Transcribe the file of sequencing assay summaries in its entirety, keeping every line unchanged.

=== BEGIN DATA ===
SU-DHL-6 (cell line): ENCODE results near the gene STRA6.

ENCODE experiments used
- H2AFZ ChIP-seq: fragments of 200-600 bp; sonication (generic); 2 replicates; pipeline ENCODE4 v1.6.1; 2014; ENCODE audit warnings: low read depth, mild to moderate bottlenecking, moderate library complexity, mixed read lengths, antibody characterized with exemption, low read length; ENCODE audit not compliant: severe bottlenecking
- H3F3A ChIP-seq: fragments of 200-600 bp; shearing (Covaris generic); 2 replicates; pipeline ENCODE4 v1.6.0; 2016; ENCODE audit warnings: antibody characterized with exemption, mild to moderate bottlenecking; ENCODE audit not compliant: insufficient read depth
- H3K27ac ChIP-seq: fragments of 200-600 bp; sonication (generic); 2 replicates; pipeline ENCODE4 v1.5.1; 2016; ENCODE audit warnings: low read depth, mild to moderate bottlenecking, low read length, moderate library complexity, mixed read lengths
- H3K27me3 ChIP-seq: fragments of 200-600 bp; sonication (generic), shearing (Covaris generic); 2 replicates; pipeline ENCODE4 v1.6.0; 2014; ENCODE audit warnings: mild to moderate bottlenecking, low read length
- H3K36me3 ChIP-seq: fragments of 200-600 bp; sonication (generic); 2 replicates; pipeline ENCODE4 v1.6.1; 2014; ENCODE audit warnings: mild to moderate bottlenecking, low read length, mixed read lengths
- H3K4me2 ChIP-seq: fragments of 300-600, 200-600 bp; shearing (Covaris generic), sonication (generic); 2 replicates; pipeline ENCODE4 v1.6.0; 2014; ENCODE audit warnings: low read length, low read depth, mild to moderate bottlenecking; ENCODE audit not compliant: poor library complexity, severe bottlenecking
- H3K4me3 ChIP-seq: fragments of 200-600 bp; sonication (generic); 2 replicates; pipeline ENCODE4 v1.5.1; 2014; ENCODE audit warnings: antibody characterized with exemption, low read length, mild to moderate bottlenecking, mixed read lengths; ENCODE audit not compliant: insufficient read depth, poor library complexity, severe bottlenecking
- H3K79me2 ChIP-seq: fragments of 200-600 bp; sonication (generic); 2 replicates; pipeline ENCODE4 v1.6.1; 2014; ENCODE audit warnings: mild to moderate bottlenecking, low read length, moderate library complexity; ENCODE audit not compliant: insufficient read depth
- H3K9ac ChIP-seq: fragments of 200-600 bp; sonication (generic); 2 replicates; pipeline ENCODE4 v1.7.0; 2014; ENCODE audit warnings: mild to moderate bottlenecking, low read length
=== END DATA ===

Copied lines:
SU-DHL-6 (cell line): ENCODE results near the gene STRA6.

ENCODE experiments used
- H2AFZ ChIP-seq: fragments of 200-600 bp; sonication (generic); 2 replicates; pipeline ENCODE4 v1.6.1; 2014; ENCODE audit warnings: low read depth, mild to moderate bottlenecking, moderate library complexity, mixed read lengths, antibody characterized with exemption, low read length; ENCODE audit not compliant: severe bottlenecking
- H3F3A ChIP-seq: fragments of 200-600 bp; shearing (Covaris generic); 2 replicates; pipeline ENCODE4 v1.6.0; 2016; ENCODE audit warnings: antibody characterized with exemption, mild to moderate bottlenecking; ENCODE audit not compliant: insufficient read depth
- H3K27ac ChIP-seq: fragments of 200-600 bp; sonication (generic); 2 replicates; pipeline ENCODE4 v1.5.1; 2016; ENCODE audit warnings: low read depth, mild to moderate bottlenecking, low read length, moderate library complexity, mixed read lengths
- H3K27me3 ChIP-seq: fragments of 200-600 bp; sonication (generic), shearing (Covaris generic); 2 replicates; pipeline ENCODE4 v1.6.0; 2014; ENCODE audit warnings: mild to moderate bottlenecking, low read length
- H3K36me3 ChIP-seq: fragments of 200-600 bp; sonication (generic); 2 replicates; pipeline ENCODE4 v1.6.1; 2014; ENCODE audit warnings: mild to moderate bottlenecking, low read length, mixed read lengths
- H3K4me2 ChIP-seq: fragments of 300-600, 200-600 bp; shearing (Covaris generic), sonication (generic); 2 replicates; pipeline ENCODE4 v1.6.0; 2014; ENCODE audit warnings: low read length, low read depth, mild to moderate bottlenecking; ENCODE audit not compliant: poor library complexity, severe bottlenecking
- H3K4me3 ChIP-seq: fragments of 200-600 bp; sonication (generic); 2 replicates; pipeline ENCODE4 v1.5.1; 2014; ENCODE audit warnings: antibody characterized with exemption, low read length, mild to moderate bottlenecking, mixed read lengths; ENCODE audit not compliant: insufficient read depth, poor library complexity, severe bottlenecking
- H3K79me2 ChIP-seq: fragments of 200-600 bp; sonication (generic); 2 replicates; pipeline ENCODE4 v1.6.1; 2014; ENCODE audit warnings: mild to moderate bottlenecking, low read length, moderate library complexity; ENCODE audit not compliant: insufficient read depth
- H3K9ac ChIP-seq: fragments of 200-600 bp; sonication (generic); 2 replicates; pipeline ENCODE4 v1.7.0; 2014; ENCODE audit warnings: mild to moderate bottlenecking, low read length